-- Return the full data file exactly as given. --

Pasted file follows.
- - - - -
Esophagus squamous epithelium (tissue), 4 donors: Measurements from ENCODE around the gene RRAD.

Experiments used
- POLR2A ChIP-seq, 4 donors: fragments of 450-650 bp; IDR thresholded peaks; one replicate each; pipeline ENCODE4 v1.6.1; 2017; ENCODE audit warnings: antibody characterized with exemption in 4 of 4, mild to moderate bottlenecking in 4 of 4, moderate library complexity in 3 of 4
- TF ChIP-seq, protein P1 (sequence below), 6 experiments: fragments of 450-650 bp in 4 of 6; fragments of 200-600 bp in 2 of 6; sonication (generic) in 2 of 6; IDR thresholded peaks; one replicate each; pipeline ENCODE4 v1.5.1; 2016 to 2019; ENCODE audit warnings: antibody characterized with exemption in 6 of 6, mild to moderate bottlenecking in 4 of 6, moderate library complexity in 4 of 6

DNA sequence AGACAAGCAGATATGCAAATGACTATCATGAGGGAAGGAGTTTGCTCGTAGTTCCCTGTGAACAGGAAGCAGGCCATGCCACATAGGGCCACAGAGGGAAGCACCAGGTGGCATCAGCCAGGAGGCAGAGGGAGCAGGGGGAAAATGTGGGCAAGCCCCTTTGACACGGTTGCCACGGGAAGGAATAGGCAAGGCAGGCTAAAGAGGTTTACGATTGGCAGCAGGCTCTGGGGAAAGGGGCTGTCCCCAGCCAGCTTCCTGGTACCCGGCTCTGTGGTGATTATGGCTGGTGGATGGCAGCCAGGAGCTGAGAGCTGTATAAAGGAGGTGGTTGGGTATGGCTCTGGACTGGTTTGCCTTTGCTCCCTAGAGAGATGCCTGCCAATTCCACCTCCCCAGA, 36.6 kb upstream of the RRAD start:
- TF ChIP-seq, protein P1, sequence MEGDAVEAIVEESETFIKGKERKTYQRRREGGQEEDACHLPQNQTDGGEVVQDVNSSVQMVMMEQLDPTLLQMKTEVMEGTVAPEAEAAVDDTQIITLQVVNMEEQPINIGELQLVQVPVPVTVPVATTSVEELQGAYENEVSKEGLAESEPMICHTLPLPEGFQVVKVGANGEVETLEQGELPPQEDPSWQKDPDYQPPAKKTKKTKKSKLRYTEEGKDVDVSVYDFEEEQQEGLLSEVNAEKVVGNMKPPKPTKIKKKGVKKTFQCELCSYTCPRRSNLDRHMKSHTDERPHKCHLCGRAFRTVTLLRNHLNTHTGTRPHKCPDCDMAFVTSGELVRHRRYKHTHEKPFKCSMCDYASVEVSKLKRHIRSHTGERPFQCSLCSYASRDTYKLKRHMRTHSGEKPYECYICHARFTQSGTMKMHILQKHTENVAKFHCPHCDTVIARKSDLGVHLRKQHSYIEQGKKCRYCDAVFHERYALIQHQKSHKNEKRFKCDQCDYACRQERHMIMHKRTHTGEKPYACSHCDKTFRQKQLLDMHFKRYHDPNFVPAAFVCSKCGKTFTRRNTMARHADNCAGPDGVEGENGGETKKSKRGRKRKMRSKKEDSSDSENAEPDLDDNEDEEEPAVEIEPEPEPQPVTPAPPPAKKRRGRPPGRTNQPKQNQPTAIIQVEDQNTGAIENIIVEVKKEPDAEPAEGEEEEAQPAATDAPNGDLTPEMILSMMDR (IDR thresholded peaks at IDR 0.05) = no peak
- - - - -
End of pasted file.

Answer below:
Esophagus squamous epithelium (tissue), 4 donors: Measurements from ENCODE around the gene RRAD.

Experiments used
- POLR2A ChIP-seq, 4 donors: fragments of 450-650 bp; IDR thresholded peaks; one replicate each; pipeline ENCODE4 v1.6.1; 2017; ENCODE audit warnings: antibody characterized with exemption in 4 of 4, mild to moderate bottlenecking in 4 of 4, moderate library complexity in 3 of 4
- TF ChIP-seq, protein P1 (sequence below), 6 experiments: fragments of 450-650 bp in 4 of 6; fragments of 200-600 bp in 2 of 6; sonication (generic) in 2 of 6; IDR thresholded peaks; one replicate each; pipeline ENCODE4 v1.5.1; 2016 to 2019; ENCODE audit warnings: antibody characterized with exemption in 6 of 6, mild to moderate bottlenecking in 4 of 6, moderate library complexity in 4 of 6

DNA sequence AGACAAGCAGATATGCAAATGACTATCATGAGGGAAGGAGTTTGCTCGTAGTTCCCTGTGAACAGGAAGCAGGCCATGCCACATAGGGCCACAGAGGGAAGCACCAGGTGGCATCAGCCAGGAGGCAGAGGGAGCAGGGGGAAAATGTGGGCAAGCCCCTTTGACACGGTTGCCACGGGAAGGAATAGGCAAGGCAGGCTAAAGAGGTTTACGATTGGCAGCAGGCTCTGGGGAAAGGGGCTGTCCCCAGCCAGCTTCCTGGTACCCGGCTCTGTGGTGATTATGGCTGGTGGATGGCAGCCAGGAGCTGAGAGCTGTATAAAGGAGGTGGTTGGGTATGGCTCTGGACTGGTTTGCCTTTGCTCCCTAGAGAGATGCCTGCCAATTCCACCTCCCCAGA, 36.6 kb upstream of the RRAD start:
- TF ChIP-seq, protein P1, sequence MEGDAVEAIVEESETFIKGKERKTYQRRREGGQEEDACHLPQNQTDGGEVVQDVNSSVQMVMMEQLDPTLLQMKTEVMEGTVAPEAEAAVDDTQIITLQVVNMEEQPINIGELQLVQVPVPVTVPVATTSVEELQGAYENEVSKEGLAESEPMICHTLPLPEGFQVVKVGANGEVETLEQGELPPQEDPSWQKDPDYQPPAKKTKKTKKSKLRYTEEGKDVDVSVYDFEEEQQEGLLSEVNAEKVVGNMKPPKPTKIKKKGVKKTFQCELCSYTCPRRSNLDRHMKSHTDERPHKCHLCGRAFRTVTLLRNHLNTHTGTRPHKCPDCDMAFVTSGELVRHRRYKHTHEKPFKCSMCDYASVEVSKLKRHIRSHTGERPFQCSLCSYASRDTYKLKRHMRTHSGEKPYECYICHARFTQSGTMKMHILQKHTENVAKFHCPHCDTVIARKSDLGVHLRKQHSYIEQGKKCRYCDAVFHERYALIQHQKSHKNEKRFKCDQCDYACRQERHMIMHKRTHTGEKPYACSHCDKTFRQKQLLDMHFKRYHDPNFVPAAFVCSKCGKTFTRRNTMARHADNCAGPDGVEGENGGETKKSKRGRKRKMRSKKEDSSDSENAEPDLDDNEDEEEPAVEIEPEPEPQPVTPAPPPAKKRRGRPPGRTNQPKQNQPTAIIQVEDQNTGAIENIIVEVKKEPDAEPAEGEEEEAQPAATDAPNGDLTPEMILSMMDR (IDR thresholded peaks at IDR 0.05) = no peak